Here’s a look at all the companies that HubSpot has acquired:

  • The Hustle (2021)

  • PieSync (2019)

  • Acenna Data (2019)

  • Motion AI (2017)

  • Evolve App (2017)

  • Kemvi (2017)

  • Rekindle (2015)

  • Rentabilities (2014)

  • PrepWork (2013)

  • Chime (2013)

  • Performable (2009)

  • Oneforty (2009)

  • GroupSharp (2007)

Zoho Has A One-Of-A-Kind Operating Philosophy

Zoho is the square-peg-in-a-round-hole oddball of the software world. Unlike HubSpot—or the majority of SaaS businesses—Zoho is a late bloomer in the popularity index because it lacks the flashy marketing like HubSpot of other tech companies.

This, despite the fact that Zoho was born way back before the Y2K Scare or the dot-com bubble. Actually, Zoho precedes Salesforce—the biggest player in the CRM space with nearly 20% market share—by exactly three years.

Zoho was founded in 1996 as AdventNet by Sridhar Vembu, his brother Kumar Vembu, and two other co-founders.

Sridhar Vembu biography

The Vembu brothers are sons of a stenographer father and homemaker mother—both of whom never went to school. Their humble background of belonging to the middle-class Tamil family is an important attribution that plays out in the way the company and its founders handle Zoho’s operations and make important business decisions till today.

Sridhar has presided as the company CEO since 2000. Before co-founding the company, Sridhar earned a Ph.D. in electrical engineering from Princeton and worked as an engineer at Qualcomm in 1994. Kumar, who also secured an engineering role at Qualcomm, flew back to India in 1995 driven solely by the idea that India had had a very little footprint in the software industry despite its immense talent potential.

The belief that there’s talent outside of the Valley and that they can bring glory to their place of origin is a philosophy that Brian from HubSpot shares with Sridhar.

The Vembu brothers gathered whatever little savings they had from their stint at Qualcomm and launched AdventNet in Chennai in 1996. Their first product was WebNMS—an IT management platform designed for telecom businesses.

After 26 years since its inception, WebNMS still earns a couple of million dollars of annual revenue for the company and has rebranded as the Internet of Things division of Zoho Corp.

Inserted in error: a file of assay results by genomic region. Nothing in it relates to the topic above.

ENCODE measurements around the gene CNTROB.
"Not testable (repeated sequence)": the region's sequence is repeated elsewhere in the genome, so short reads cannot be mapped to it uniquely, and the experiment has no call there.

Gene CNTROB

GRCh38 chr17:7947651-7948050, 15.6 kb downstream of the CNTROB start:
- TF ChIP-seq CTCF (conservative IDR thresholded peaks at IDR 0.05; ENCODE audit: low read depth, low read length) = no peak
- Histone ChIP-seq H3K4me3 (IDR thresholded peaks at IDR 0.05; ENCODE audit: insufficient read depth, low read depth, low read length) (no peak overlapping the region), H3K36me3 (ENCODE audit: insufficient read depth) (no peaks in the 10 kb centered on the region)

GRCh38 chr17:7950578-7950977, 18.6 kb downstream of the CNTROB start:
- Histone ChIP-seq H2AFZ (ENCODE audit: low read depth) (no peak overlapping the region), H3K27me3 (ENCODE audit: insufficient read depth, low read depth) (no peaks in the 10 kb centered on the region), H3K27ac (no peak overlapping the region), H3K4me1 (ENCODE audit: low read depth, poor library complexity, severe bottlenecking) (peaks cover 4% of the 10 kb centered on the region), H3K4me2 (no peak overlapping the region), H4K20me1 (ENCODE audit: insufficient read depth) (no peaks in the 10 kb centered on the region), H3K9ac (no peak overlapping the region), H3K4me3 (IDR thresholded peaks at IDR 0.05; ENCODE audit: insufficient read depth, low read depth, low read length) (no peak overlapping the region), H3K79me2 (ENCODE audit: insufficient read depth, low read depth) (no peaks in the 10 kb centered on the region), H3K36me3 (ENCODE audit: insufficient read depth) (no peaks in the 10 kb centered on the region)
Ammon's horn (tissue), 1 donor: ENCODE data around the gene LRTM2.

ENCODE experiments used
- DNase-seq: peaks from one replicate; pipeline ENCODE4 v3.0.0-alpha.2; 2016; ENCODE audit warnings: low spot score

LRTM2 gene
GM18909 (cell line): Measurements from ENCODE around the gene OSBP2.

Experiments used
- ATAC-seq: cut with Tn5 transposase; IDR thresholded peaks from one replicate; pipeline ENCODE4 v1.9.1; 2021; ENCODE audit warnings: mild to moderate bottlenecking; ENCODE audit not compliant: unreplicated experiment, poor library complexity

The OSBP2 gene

Zoho’s first major product came in the form of ManageEngine—the enterprise IT management software that the company launched in 2002. Since rebranding itself from AdventNet to Zoho in 2009, the company has developed over 44 products including Zoho One—an all-in-one software suite that integrates all kinds of apps designed for sales, marketing, accounting, and team collaboration, all under one roof.

As a tech giant that competes with the likes of Google and Salesforce, Zoho is a bundle of contradictions. Zoho has, for instance, always pushed VC money aside because of its philosophy around building a sustainable business that doesn’t want to crash and burn under the rapid growth mandate of external investors.

Despite the anti-VC approach, Zoho has an annual revenue turnover of $500 million and—according to experts—an approximate market value somewhere between $5–$15 billion.

The company valuation is more of a guesswork because Zoho—a completely bootstrapped and privately held company—has the luxury to keep its valuation figures private from the public.

Zoho grew into a multi-billion-dollar software enterprise because it invested heavily in product R&D (research and development) from its early years and “built instead of bought” other products under its wings. This is in sharp contrast with HubSpot which has leveraged mergers and acquisitions (M&As) as one of the powerful tactics in its growth.

Instead of acquiring other companies, Zoho has actually inspired about 22 SaaS companies in the Indian SaaS ecosystem. In the investor circles, these companies are colloquially known as the Zoho Mafia. Here’s the list of 22 companies that were started by former employees who worked in Zoho at some point in their careers:

  • Smackcoders (2008)

  • Chargebee (2010)

  • Freshworks (2010)

  • Voonik (2013)

  • LogFuze (2013)

  • Hexnode (2013)

  • Tartlabs (2014)

  • Ulektz (2016)

  • Edmingle (2016)

  • Hippo Video (2016)

  • Yaali Bizappln (2016)

  • Facilio (2017)

  • Bevywise (2017)

  • Testsigma (2017)

  • Quartrinch (2017)

  • (2017)

  • Survey Sparrow (2017)

  • Startpix (2018)

  • Docupilot (2018)

  • Securden (2018)

  • Daacoworks (2018)

  • Brandmaxima (2018)